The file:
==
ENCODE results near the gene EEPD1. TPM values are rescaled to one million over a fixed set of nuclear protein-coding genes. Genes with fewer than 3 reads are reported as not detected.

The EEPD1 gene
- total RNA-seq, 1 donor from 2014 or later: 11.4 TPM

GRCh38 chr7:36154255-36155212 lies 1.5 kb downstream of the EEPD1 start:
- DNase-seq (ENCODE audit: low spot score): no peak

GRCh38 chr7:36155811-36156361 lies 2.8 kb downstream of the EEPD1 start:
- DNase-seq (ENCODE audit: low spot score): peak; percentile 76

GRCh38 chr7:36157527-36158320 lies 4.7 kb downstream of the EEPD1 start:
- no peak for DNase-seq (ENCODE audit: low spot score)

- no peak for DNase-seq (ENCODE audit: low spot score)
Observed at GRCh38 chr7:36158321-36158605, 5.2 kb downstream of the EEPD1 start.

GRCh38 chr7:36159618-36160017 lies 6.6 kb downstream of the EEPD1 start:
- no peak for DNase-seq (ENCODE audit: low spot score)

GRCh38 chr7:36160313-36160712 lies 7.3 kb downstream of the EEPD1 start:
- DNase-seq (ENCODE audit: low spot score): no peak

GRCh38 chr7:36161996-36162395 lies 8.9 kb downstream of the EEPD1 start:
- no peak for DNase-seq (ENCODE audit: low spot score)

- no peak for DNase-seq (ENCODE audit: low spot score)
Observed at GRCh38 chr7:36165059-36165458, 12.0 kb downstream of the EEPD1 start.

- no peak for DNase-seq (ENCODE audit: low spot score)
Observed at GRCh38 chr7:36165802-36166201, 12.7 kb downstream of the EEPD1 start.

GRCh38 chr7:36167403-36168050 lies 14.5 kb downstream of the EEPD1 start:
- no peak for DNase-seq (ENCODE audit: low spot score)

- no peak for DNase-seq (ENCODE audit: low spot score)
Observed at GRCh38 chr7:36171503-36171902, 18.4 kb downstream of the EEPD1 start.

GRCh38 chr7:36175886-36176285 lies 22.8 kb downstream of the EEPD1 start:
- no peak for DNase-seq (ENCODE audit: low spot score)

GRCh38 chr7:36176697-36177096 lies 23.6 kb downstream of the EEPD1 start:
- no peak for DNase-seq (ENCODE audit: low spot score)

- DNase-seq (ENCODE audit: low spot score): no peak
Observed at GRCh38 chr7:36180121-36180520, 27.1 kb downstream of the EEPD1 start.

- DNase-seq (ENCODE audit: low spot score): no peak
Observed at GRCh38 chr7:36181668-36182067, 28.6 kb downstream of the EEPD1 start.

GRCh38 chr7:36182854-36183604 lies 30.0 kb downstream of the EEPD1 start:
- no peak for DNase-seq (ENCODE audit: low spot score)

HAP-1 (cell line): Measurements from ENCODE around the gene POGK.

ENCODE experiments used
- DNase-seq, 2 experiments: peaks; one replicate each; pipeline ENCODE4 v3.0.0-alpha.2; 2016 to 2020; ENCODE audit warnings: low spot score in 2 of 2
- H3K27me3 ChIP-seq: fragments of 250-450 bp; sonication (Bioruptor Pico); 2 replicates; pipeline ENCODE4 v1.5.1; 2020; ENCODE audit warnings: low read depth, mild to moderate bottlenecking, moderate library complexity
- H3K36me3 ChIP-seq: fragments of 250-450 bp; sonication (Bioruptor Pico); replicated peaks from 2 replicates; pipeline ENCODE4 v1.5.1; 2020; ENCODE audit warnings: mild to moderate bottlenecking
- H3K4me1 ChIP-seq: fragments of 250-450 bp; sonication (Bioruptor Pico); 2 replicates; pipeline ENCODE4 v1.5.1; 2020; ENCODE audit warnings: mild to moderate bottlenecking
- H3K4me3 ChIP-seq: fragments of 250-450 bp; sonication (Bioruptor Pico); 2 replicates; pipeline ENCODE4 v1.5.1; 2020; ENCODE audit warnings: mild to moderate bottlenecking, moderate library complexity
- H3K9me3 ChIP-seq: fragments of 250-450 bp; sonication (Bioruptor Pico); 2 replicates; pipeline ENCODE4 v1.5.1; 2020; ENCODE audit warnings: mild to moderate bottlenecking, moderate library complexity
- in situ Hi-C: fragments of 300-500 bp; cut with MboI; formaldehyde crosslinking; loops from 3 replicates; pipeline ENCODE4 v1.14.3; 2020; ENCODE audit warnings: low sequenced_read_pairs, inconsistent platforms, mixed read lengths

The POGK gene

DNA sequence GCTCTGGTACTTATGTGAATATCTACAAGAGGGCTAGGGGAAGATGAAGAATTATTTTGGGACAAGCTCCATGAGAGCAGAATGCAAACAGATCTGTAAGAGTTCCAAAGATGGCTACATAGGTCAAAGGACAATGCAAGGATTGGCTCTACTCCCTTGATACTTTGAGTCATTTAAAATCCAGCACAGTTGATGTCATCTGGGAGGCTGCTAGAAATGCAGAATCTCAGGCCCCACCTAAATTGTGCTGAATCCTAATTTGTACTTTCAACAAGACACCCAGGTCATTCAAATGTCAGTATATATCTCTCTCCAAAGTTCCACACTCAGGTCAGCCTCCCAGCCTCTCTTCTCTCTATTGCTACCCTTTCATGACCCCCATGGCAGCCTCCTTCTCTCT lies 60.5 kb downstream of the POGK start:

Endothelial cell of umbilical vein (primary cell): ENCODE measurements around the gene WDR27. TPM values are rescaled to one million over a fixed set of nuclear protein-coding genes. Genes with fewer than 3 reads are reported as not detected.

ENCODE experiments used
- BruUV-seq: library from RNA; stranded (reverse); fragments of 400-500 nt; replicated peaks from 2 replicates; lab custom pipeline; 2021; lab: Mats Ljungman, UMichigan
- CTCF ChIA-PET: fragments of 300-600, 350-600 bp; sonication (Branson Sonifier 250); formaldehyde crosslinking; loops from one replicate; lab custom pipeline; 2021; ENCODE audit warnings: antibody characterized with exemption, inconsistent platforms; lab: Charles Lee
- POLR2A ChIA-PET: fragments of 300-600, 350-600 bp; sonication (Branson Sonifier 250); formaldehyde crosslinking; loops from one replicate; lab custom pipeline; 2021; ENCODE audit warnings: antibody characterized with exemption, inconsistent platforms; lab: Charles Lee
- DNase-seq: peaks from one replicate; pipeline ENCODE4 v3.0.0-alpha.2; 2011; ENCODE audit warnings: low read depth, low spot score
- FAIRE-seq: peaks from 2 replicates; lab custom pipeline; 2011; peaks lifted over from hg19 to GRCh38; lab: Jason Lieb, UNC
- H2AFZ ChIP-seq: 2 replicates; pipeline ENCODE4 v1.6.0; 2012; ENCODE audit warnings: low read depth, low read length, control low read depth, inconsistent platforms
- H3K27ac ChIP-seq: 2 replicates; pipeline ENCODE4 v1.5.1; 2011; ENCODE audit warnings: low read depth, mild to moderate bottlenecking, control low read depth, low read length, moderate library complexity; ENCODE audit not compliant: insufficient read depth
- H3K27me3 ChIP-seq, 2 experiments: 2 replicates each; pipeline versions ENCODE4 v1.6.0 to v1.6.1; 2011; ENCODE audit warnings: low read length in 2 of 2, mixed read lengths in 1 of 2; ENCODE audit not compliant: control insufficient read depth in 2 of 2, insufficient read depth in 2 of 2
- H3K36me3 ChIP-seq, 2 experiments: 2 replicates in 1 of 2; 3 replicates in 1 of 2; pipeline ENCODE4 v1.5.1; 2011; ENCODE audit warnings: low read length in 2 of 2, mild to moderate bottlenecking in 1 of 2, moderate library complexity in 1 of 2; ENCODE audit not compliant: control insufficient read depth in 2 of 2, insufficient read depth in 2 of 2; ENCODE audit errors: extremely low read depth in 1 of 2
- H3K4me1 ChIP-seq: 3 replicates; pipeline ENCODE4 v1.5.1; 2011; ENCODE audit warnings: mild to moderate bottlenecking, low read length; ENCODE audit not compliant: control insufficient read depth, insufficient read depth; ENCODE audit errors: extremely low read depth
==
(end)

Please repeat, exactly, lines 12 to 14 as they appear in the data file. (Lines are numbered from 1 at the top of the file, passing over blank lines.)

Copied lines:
GRCh38 chr7:36159618-36160017 lies 6.6 kb downstream of the EEPD1 start:
- no peak for DNase-seq (ENCODE audit: low spot score)

GRCh38 chr7:36160313-36160712 lies 7.3 kb downstream of the EEPD1 start: